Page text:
B+tree is another data structure that used to store data which looks almost same as the Btree. The only difference of B+tree is that it stores data on the leaf nodes. Which means all non-leaf node values are duplicated in leaf nodes again. Here below a sample B+tree.

Here 13, 30, 9, 11, 16, 38 non-leaf values are again repeated in leaf nodes. Can you see specialty in this tree at leaf nodes?

Yeah, leaf node includes all values and all of the records are in sorted order. In specialty in B+tree is, you can do the search same as Btree and additionally, you can travel through all the values in leaf node if we put a pointer to each leaf nodes as follows.

## How indexing used in a database?

When Btree comes to the database indexing, this data structure getting little complicated by not just having a key, but also has a value associated with the key. this value is a reference to the actual data record. This key and value together are called a payload.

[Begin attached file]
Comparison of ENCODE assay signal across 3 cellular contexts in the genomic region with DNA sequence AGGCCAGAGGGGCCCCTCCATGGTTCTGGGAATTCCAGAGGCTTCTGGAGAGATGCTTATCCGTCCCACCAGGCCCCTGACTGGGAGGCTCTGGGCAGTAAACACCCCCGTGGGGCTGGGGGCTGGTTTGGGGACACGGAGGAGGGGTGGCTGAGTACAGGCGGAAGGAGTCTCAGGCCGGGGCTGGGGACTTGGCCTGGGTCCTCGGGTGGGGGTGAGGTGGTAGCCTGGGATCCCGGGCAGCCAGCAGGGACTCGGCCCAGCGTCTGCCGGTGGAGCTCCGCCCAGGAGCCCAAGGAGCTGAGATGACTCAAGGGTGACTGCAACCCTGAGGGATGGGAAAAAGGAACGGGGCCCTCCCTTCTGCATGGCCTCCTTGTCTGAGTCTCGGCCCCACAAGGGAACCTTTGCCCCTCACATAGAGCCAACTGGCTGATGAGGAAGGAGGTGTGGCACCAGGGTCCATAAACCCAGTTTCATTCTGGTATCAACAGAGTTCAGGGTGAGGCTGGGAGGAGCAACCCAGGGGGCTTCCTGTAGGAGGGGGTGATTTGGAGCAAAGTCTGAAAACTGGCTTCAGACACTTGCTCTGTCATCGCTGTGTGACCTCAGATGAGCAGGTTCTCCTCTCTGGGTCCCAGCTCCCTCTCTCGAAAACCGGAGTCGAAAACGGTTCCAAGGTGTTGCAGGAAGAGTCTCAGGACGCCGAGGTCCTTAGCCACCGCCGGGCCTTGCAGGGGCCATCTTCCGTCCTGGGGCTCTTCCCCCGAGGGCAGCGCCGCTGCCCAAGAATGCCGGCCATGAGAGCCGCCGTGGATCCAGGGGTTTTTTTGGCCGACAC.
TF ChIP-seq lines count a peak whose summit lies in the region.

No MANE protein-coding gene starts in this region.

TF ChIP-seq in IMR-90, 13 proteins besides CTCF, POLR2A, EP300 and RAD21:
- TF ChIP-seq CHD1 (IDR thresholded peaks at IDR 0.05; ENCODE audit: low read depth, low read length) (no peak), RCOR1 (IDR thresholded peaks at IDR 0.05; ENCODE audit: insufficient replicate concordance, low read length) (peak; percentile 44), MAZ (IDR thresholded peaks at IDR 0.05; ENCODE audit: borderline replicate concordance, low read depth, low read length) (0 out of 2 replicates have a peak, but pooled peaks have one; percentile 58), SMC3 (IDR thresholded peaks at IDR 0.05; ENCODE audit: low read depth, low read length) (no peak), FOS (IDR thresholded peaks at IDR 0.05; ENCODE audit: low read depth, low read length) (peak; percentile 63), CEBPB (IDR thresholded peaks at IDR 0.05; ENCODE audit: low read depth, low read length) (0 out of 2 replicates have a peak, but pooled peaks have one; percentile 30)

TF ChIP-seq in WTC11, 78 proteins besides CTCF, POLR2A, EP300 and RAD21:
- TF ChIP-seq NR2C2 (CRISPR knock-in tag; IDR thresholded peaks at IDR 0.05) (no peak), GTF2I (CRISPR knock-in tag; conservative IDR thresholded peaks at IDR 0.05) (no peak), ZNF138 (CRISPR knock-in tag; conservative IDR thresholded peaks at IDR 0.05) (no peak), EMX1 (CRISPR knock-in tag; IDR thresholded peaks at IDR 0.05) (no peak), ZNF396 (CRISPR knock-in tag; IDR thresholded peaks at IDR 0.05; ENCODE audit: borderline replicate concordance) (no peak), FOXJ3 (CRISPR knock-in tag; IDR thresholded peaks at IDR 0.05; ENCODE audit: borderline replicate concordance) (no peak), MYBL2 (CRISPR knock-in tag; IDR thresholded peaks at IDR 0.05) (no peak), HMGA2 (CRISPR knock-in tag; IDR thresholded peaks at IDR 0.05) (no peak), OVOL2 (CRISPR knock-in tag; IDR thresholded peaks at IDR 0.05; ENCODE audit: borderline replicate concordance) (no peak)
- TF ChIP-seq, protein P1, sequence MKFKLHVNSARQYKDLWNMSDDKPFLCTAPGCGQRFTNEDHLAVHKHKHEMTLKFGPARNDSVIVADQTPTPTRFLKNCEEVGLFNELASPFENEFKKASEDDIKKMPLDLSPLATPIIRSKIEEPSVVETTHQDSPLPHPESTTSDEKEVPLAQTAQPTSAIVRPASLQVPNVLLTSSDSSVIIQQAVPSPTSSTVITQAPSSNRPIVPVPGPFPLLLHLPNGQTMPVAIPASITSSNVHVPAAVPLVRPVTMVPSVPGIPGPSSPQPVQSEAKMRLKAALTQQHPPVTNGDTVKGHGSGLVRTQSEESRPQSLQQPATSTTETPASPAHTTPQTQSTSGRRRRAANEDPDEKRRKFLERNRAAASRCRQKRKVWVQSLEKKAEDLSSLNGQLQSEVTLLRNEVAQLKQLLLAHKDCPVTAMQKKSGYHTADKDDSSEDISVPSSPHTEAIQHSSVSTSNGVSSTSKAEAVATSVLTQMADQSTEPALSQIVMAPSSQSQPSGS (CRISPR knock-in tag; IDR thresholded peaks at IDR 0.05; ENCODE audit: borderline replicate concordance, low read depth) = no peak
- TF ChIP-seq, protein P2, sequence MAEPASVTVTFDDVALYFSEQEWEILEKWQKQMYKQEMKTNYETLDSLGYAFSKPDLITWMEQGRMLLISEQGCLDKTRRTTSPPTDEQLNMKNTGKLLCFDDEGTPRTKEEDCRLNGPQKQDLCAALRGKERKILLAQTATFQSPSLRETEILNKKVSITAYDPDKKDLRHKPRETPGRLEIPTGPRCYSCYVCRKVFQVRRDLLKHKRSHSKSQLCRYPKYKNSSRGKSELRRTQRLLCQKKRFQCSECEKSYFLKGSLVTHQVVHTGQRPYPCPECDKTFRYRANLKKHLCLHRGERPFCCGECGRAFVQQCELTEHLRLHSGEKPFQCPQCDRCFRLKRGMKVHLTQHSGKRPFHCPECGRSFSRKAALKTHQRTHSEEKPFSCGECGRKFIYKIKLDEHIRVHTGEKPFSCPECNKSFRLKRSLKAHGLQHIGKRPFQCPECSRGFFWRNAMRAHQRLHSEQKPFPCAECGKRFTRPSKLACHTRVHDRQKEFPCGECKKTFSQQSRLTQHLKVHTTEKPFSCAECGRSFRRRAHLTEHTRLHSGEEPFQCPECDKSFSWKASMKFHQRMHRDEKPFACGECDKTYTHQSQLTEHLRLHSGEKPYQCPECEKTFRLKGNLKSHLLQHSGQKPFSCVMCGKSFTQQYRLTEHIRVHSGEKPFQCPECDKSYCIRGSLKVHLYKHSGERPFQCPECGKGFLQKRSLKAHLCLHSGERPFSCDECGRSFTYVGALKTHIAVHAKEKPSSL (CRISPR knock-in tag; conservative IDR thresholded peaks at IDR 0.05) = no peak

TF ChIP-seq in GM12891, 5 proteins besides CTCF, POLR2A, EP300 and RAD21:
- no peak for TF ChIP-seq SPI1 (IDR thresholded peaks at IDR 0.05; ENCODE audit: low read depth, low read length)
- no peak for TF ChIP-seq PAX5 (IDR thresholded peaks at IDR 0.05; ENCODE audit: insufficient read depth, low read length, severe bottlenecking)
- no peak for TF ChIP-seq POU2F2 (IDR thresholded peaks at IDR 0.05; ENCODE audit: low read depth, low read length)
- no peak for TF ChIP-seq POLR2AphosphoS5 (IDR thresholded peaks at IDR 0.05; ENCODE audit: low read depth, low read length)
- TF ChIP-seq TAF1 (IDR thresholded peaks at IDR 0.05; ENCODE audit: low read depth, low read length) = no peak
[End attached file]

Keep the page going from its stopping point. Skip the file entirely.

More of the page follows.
Assume following three column table need to store on a database.

`┌───────┬───────┬─────┐`

│ Name │ Marks │ Age │

├───────┼───────┼─────┤

│ Jone │ 5 │ 28 │

│ Alex │ 32 │ 45 │

│ Tom │ 37 │ 23 │

│ Ron │ 87 │ 13 │

│ Mark │ 20 │ 48 │

│ Bob │ 89 │ 32 │

└───────┴───────┴─────┘

First, the database creates a unique random index(or primary key) for each of the given record and convert relevant rows into a byte stream. Then it stores each of the key and record byte stream on a B+tree. Here, the random index used as the key for indexing. The key and record byte stream altogether know as Payload. Resulting B+tree could be represented as follows.